The active learning specialists
Each puzzle has a number of matching words, statements or numbers based on specific learning outcomes which need to be matched together correctly in order to complete. The finished puzzle forming a pre-determined shape, a hexagon or triangle for example.
The puzzles encourage peer to peer learning, introducing an element of fun and competition into the learning environment, essential ingredients for an effective lesson.
Learners retain more knowledge if they are enjoying a lesson, a benefit to both the learner and the teacher.
The puzzles introduce both visual and tactile elements into the classroom, benefitting a diverse range of learner types.
The puzzles are designed to offer training providers a wider range of options for knowledge checking, a benefit to both the learner and trainer.
Designed to be effectively impossible to complete without the required level of knowledge, as a result of the many different permutations.
Studies have proved that the use of a range of teaching methods will increase both learner engagement and knowledge retention.
Each puzzle is supplied as a set of three, in different colours. You can then use the puzzles with multiple groups without mixing them up. We recommend up to five people per puzzle for maximum benefit.
Our puzzles are supplied with a puzzle summary sheet for reference purposes, listing the matching statements
Ethentic manufacture puzzles for many different learning environments, including schools, colleges and universities. We have also worked with organisations requiring knowledge checking of employees after the delivery of briefings or tool box talks.
We consult with highly experienced teachers covering different disciplines at puzzle design stage to ensure puzzles meet specified learning outcomes.
Knowledge retention rates
Source: National Training Laboratories
The Learning pyramid
An important learning principle, supported by extensive research.
The learning pyramid illustrates the percentage of knowledge retention associated with various methods of delivery.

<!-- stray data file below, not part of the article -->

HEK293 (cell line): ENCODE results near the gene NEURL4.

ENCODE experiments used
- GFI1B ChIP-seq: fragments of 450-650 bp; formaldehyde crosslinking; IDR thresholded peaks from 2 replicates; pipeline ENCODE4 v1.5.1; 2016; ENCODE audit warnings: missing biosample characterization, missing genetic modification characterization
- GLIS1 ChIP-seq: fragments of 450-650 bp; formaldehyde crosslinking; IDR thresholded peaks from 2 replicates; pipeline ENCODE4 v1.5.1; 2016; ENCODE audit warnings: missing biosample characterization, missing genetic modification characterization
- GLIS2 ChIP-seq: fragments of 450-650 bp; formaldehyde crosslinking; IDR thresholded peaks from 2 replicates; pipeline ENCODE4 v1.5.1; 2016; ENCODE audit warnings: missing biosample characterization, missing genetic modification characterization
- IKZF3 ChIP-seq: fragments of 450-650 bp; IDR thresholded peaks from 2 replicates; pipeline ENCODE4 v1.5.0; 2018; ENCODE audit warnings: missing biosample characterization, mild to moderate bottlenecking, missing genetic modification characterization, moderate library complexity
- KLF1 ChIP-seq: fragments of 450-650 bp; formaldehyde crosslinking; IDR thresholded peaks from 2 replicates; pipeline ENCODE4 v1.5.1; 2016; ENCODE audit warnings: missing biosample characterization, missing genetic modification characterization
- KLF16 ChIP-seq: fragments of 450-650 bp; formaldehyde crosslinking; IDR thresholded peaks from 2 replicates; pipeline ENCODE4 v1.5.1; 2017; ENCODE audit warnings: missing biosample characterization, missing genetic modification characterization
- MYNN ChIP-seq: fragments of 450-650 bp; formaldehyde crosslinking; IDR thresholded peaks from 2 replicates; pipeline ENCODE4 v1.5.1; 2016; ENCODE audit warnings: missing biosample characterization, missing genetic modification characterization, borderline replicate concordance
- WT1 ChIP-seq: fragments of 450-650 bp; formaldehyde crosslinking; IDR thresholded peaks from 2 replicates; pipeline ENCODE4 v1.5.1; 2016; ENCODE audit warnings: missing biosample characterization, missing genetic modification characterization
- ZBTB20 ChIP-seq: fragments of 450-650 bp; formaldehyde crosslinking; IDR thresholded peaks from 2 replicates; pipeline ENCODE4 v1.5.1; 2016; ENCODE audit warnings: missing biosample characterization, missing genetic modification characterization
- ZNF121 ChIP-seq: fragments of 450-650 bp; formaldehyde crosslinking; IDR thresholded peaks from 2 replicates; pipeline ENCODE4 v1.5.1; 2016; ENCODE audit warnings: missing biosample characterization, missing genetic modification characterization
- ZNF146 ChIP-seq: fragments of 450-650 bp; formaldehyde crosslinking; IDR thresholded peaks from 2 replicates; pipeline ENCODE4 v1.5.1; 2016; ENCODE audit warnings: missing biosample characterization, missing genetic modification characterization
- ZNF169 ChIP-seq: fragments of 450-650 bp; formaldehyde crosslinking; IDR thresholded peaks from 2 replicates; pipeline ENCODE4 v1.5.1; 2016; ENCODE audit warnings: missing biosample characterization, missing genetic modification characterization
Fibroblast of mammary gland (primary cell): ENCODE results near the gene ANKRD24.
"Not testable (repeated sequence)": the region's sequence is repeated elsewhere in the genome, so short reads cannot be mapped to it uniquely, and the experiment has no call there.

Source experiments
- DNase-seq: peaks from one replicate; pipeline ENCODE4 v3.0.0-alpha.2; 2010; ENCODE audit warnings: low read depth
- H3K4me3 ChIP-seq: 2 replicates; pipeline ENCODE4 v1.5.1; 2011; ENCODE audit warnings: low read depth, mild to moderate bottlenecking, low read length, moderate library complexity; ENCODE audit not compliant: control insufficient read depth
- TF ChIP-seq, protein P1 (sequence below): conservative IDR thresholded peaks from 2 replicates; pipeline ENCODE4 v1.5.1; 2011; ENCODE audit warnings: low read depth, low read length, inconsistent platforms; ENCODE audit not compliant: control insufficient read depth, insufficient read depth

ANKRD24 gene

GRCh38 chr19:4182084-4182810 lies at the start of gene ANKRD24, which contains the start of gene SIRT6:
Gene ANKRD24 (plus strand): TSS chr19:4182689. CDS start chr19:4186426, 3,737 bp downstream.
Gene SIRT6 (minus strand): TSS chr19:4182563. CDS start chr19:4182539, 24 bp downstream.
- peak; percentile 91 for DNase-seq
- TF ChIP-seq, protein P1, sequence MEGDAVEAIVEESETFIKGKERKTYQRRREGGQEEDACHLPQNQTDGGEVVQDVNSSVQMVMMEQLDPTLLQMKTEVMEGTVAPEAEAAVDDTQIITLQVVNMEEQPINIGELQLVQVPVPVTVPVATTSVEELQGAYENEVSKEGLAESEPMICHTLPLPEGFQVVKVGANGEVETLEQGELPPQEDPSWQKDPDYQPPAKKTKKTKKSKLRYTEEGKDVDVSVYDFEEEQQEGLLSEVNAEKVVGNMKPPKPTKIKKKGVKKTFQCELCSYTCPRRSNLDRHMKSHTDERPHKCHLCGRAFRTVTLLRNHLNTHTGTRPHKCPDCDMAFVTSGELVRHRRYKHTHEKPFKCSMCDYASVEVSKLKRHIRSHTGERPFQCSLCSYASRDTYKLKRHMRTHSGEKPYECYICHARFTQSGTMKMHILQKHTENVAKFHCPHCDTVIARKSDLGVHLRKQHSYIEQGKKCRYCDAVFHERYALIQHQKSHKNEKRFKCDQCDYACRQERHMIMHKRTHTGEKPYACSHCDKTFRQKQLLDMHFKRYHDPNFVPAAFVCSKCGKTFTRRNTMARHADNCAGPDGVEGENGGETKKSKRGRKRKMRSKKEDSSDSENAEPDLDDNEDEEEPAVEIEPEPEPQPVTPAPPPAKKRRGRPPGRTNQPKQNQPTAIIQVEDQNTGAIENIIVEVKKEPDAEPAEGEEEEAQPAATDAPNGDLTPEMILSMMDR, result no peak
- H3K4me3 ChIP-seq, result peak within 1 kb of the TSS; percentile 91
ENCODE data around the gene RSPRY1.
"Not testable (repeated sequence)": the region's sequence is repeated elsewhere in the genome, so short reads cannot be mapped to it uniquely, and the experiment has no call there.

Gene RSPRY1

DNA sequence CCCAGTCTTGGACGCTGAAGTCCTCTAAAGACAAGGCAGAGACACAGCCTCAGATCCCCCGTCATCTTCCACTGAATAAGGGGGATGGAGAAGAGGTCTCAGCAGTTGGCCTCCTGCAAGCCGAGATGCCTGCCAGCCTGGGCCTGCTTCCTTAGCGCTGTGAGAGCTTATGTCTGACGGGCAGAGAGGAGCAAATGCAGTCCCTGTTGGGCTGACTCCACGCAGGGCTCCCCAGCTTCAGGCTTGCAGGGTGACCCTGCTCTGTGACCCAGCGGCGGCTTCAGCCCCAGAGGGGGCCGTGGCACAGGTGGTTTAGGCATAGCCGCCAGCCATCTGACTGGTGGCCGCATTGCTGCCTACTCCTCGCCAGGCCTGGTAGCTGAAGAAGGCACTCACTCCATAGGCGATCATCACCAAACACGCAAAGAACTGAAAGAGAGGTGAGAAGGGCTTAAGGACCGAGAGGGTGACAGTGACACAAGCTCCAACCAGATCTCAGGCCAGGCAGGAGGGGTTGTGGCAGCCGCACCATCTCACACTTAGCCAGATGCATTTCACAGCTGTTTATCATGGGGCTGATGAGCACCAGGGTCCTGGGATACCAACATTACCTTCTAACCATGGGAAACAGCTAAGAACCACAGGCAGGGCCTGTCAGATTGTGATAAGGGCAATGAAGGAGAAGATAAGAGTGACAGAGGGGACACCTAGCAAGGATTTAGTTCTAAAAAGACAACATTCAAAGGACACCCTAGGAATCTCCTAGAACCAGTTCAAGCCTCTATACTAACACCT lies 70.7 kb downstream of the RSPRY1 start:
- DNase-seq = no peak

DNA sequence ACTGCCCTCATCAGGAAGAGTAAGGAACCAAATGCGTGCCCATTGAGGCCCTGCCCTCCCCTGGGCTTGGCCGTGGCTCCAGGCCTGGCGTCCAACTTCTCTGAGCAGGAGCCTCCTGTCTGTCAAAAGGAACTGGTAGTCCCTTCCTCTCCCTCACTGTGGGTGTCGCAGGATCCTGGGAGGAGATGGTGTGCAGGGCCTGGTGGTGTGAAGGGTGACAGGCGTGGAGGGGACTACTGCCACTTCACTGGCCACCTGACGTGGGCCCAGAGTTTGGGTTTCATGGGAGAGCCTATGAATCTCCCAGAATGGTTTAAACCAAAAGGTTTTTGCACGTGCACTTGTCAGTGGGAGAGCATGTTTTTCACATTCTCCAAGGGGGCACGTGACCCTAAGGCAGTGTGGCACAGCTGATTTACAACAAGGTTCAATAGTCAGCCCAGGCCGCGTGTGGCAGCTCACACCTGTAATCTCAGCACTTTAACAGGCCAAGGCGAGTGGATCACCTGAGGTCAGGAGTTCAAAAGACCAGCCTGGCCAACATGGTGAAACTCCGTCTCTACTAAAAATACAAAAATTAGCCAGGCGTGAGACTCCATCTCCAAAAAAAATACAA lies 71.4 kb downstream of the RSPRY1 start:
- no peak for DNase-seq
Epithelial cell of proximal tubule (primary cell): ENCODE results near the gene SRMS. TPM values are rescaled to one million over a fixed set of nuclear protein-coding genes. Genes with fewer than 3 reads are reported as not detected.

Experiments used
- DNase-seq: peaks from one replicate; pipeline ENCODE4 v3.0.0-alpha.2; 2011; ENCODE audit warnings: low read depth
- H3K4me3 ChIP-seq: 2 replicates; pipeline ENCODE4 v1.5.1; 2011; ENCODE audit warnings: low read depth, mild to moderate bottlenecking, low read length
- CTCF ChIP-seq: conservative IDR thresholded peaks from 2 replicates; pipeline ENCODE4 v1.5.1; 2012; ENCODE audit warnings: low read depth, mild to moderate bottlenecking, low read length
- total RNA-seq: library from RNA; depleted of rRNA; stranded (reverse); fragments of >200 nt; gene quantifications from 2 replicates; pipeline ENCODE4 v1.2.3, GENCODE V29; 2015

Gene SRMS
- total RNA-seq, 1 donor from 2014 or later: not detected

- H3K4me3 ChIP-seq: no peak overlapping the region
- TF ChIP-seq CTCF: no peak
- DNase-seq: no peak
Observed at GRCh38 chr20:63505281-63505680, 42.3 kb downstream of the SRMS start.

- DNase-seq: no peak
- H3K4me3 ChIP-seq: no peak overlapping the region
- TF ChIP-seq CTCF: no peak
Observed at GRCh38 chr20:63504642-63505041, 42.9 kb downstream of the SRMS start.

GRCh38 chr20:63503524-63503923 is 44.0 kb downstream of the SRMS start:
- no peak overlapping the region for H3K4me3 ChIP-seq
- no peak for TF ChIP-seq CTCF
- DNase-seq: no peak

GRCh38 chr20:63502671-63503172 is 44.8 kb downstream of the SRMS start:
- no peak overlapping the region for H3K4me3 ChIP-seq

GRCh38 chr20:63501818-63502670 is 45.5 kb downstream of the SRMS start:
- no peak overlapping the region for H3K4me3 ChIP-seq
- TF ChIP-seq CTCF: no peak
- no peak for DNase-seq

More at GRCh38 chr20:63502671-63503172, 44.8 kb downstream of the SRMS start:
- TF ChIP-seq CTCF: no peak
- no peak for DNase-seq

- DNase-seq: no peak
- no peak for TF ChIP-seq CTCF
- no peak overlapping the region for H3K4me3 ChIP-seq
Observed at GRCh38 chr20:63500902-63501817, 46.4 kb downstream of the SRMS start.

If learners are actively involved and collaborate with others their knowledge retention rate will increase.
Why not use a puzzle?
Our puzzles can be used in many different ways:
Start with any piece and find the matching statements
Use a puzzle at the end of a lesson as a knowledge checking exercise against learning outcomes
If you are delivering a subject which involves separate elements or modules, use earlier puzzles in later sessions to check knowledge retention
Use the puzzles as a refresher exercise to identify strengths or weaknesses and plan your lessons accordingly
The puzzles can be used as quick revision exercises in preparation for an exam to test recall and reinforce knowledge
Using our puzzles can help to identify areas of group or individual weakness, a useful lesson planning tool
You can choose to inform the learners of the finished shape of the puzzle or not, giving that added element of difficulty
Guide learners, whilst they are completing a puzzle or leave them to discuss and work through the different permutations themselves
You can choose to give learners the option of referring to their own notes or course support materials whilst completing a puzzle
Distribute individual pieces from one puzzle amongst groups of learners, then ask them to discuss or give further detail on any of the puzzle statements shown
Leave the puzzles at the back of the room, learners can then select puzzles based on their own perceived subject strengths and weaknesses
If you have a group of learners completing a puzzle, it is easy for the teacher to observe and identify learners displaying subject matter confidence issues, this approach can save on the embarrassment of a learner not being able to answer a direct question for example
Puzzle use and gallery